The Tasmanian Devil is going extinct: here's why

The Tasmanian devil is threatened by a transmissible form of cancer

by Lorenzo Ciotti
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The Tasmanian Devil is going extinct: here's why

The Tasmanian devil is threatened by a transmissible form of cancer. Currently this animal is widespread only on the island of Tasmania: however there is evidence of its past presence also in the rest of Australia, where this species died out 400 years before the arrival of the European colonizers.

Persecuted for a long time by the European colonists, as it is considered a great raider of chicken coops and implacable hunter of cattle heads, starting from the second half of the twentieth century, the species has been declared protected by the government of Tasmania.

Although it is a well-known animal and generally considered common in its homeland, the bear devil was decimated in the late nineties by a rare form of transmissible cancer, the facial tumor of the devil, which greatly reduced the number of specimens and put the very survival of the species at risk, so much so that in May 2008 the Tasmanian devil was officially classified as an endangered species.

Diagnosed for the first time in 1996 in north-eastern Tasmania, the devil's facial tumor has spread to 65% of Tasmania in just a few years, decimating the wild population of the Tasmanian devil: estimates of the impact of the disease speak of a reduction between 20% and 50%.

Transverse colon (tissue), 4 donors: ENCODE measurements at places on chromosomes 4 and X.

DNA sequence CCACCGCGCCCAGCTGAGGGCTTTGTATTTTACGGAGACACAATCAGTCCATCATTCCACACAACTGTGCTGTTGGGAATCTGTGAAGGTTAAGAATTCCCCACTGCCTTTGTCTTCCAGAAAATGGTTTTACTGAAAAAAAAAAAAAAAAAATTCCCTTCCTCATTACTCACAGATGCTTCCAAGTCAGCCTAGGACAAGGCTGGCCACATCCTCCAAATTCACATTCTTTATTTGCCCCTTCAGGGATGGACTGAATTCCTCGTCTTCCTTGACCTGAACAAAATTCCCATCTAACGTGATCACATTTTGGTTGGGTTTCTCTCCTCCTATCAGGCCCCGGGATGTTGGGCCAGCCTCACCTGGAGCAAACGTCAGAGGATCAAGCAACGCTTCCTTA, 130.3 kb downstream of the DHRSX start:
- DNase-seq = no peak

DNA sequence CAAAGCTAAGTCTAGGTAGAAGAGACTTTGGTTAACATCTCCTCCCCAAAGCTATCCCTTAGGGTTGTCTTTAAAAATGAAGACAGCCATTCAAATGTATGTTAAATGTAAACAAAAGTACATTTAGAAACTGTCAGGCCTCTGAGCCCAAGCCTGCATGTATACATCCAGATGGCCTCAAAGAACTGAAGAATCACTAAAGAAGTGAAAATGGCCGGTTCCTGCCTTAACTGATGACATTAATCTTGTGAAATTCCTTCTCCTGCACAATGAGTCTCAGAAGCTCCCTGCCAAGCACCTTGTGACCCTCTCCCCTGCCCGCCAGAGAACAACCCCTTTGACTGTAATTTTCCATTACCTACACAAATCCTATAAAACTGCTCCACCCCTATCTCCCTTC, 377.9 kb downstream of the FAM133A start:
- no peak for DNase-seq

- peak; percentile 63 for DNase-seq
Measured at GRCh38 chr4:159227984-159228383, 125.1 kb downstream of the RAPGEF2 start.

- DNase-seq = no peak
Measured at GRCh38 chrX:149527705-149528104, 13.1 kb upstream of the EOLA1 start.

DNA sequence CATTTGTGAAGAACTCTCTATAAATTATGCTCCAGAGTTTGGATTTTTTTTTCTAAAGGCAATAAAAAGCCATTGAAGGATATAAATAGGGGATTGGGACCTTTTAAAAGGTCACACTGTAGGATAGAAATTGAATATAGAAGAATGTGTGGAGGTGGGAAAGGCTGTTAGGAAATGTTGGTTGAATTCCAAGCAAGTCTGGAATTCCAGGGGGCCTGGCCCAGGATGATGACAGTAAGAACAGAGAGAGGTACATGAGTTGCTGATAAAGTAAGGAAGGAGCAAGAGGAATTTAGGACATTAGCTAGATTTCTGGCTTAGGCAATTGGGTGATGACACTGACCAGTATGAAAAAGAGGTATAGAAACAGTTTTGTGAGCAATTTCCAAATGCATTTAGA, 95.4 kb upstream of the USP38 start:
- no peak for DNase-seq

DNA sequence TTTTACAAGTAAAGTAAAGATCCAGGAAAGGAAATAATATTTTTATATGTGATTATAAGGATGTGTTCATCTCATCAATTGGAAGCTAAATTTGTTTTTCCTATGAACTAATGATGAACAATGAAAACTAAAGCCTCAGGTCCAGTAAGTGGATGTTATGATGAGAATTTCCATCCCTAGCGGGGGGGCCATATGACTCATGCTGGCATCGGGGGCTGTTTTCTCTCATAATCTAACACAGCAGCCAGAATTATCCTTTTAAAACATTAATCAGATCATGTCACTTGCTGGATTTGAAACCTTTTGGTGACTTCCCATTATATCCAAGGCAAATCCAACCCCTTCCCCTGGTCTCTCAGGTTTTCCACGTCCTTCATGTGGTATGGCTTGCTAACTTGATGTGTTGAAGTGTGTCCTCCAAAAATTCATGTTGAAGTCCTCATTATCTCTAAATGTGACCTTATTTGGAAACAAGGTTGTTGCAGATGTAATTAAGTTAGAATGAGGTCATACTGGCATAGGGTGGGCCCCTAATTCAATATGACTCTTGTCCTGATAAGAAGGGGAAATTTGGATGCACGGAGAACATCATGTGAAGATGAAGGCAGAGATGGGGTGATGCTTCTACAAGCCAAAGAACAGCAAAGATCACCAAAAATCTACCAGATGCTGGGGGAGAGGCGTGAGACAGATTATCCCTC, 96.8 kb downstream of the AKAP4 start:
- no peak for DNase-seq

This disease is an example of transmissible cancer, as it can be passed from one animal to another. The disease manifests itself with the appearance of neoplastic formations around the eyes and mouth, which hinder the normal search for food and nutrition, leading in most cases to death from starvation within a few months.

It has not yet been possible to prepare a vaccine or an effective cure for this evil, so the only way to stem its effects on the wild population is to isolate infected individuals as soon as possible, to prevent them from spreading the infection.

Targeted captures of healthy specimens are also underway, quarantined to safeguard the biotype in the event of destruction of the species in the wild. Also supporting the rescue of genetic information are Melbourne's Healesville Sanctuary and Sydney's Taronga Zoo.

In January 2010, the number of Tasmanian devils housed in these facilities amounted to 277 individuals. In 2011, it was estimated that the cost of conserving the species would amount to about $11 million.